Population growth will greatly increase the amount of food needed to adequately feed Africa’s people. Despite a fall in fertility rates, the number of children per family in Africa is still much higher than the global average (2.4 children per woman in 2018), and the population is growing. For example, in sub-Saharan countries, the fertility rate has gone from 6.8 children per woman in the 1970s to 4.7 children in 2018 (52). Increasing population pressure in Africa (about 1.2 billion in 2018) has impacts on food security and has worsened land scarcity, land use intensification, and land degradation linked to food insecurity. This together with increased poverty is associated with a stronger tendency to use soil-mining practices, for example, removal of soil conservation structures to use fertile soils within the structures (53). Remarkably, land degradation in combination with population growth continuously leads to increasing food insecurity unless targeted policy interventions for improved food markets and agro-processing technology adoptions are introduced (53).

The coronavirus disease 2019 (COVID-19) pandemic

The COVID-19 pandemic is here singled out as a challenge of its own as it is so thoroughly worsening all the above challenges. This global pandemic has worsened the slow progress to ‘Zero Hunger’ in Africa. Furthermore, the pandemic has a considerable negative effect on the economic development in Africa. Indeed, lately several households in Africa, with low levels of educational attainment and high dependence on labor income, experience an enormous real income shock that has visibly jeopardized their food security (54). Informal food traders are an essential part of a wider food system going from input suppliers to farmers to the final eaters (55). By far, the ‘informal food sector’ in Africa is still the highest employer to the young African population and has been greatly disorganised by COVID-19 pandemic. This sector is made up of small-scale owner-operated enterprises (e.g. selling food of various kinds, including street traders, hawkers, street restaurants, etc.) that employs more people than the formal food and grocery sector or even other sectors (55).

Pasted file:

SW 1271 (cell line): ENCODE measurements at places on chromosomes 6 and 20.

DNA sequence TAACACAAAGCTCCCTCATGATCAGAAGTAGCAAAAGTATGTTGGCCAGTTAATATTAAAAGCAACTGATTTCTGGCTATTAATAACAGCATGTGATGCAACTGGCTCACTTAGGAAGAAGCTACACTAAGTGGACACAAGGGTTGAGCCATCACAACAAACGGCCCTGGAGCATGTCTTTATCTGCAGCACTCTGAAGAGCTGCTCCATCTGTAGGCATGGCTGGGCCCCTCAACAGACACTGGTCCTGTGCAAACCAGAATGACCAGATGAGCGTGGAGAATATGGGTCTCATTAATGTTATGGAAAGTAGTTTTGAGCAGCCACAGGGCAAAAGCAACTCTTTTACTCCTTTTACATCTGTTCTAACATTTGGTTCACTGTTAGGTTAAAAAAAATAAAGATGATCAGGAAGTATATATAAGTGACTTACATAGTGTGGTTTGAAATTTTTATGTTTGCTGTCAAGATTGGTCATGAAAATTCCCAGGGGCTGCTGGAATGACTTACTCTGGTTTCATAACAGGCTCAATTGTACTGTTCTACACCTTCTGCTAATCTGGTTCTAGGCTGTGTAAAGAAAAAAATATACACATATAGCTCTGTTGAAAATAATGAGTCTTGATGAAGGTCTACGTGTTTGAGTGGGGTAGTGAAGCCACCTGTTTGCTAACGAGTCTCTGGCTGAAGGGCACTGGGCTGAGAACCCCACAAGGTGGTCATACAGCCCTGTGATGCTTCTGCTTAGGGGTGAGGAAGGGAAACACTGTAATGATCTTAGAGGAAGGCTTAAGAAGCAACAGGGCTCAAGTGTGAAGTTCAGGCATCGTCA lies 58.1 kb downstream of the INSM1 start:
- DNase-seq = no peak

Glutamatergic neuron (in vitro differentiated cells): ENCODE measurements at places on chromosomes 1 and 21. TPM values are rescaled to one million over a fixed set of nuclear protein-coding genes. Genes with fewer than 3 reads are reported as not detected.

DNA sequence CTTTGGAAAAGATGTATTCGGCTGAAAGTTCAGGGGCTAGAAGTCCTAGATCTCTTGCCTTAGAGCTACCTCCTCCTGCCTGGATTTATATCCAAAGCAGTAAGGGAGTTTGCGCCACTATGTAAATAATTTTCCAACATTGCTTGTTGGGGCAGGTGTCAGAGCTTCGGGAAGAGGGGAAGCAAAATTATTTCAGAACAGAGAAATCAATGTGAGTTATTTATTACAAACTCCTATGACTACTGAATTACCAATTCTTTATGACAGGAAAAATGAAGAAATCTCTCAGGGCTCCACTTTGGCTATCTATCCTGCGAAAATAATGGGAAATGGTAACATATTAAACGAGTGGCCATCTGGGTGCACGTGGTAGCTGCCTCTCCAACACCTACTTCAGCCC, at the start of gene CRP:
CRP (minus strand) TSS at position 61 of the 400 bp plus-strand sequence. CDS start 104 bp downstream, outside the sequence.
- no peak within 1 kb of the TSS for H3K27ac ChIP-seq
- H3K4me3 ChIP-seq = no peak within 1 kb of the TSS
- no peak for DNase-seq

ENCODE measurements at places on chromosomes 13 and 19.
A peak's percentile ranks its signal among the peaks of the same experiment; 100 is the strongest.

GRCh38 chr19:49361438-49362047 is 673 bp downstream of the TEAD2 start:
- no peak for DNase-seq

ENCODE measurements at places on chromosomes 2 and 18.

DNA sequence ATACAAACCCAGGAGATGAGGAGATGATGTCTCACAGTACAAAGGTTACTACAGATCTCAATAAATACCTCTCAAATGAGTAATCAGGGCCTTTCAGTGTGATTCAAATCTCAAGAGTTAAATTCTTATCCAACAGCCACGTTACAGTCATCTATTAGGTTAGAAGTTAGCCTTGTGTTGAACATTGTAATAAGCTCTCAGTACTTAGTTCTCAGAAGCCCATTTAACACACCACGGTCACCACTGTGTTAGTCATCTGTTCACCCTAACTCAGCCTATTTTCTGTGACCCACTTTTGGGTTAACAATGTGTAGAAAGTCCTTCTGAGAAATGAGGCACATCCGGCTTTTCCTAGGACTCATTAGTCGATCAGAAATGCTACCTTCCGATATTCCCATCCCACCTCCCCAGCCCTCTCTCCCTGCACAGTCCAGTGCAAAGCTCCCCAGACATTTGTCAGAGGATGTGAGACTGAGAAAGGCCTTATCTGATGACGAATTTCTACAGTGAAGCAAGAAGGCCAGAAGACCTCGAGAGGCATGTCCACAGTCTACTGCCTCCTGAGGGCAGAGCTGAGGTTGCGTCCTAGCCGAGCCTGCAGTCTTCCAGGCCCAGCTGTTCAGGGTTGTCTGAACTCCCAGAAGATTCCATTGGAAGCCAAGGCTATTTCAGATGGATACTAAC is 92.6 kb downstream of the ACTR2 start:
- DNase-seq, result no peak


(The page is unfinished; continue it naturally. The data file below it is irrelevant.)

Summary and future directions

Despite challenges, many African countries have made significant improvement in reducing stunting, wasting, and underweight among children < 5 years (56). African countries are striving towards ‘Zero Hunger’ by developing policies and involving several stakeholders. Notably, increased effort from the African nations, the African Union, and the international community is necessary to unlock the potential for ‘Zero Hunger’ on a long-term basis. This includes international partnership and collaboration on food systems, trade, health services, and climate change. Collaboration between African countries and several UN agencies and other development partners, as well as the African Union’s efforts to achieve ‘Zero Hunger’ in Africa, is important, but at risk of being insufficient. With only 9 years left to the 2030 SDGs target, all African countries should increase progress actions toward ‘Zero Hunger’ as well as champion the SDGs on the global stage, including the SDGs targets related to planetary health (climate, water, and land) where global efforts are crucial and to which the poorest people in the world are most vulnerable. African nations should continue and strengthen the research and development in sustainable and climate-resilient food and agricultural practices. Also, Africa must support the SDG agenda at the national and continental level to harness the synergies between the targets, including good governance, good health and well-being, gender equality, decent work and economic growth, as well as reduced inequalities.